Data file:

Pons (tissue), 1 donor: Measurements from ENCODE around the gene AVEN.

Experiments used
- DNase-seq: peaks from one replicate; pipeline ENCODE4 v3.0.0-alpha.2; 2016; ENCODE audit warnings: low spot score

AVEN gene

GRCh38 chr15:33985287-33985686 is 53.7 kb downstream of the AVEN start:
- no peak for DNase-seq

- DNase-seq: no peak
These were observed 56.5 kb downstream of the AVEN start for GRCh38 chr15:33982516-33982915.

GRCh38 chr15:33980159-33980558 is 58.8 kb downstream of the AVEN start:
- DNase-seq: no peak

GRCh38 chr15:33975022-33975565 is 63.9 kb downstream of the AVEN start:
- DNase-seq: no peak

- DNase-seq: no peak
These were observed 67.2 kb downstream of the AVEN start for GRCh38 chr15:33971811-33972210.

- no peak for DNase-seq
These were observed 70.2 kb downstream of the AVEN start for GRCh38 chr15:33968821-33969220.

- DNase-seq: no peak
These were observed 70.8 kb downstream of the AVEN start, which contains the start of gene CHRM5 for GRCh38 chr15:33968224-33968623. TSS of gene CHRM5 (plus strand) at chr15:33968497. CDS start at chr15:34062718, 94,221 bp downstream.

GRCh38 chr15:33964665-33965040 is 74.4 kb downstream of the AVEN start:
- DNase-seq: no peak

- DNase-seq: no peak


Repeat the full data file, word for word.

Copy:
Pons (tissue), 1 donor: Measurements from ENCODE around the gene AVEN.

Experiments used
- DNase-seq: peaks from one replicate; pipeline ENCODE4 v3.0.0-alpha.2; 2016; ENCODE audit warnings: low spot score

AVEN gene

GRCh38 chr15:33985287-33985686 is 53.7 kb downstream of the AVEN start:
- no peak for DNase-seq

- DNase-seq: no peak
These were observed 56.5 kb downstream of the AVEN start for GRCh38 chr15:33982516-33982915.

GRCh38 chr15:33980159-33980558 is 58.8 kb downstream of the AVEN start:
- DNase-seq: no peak

GRCh38 chr15:33975022-33975565 is 63.9 kb downstream of the AVEN start:
- DNase-seq: no peak

- DNase-seq: no peak
These were observed 67.2 kb downstream of the AVEN start for GRCh38 chr15:33971811-33972210.

- no peak for DNase-seq
These were observed 70.2 kb downstream of the AVEN start for GRCh38 chr15:33968821-33969220.

- DNase-seq: no peak
These were observed 70.8 kb downstream of the AVEN start, which contains the start of gene CHRM5 for GRCh38 chr15:33968224-33968623. TSS of gene CHRM5 (plus strand) at chr15:33968497. CDS start at chr15:34062718, 94,221 bp downstream.

GRCh38 chr15:33964665-33965040 is 74.4 kb downstream of the AVEN start:
- DNase-seq: no peak

- DNase-seq: no peak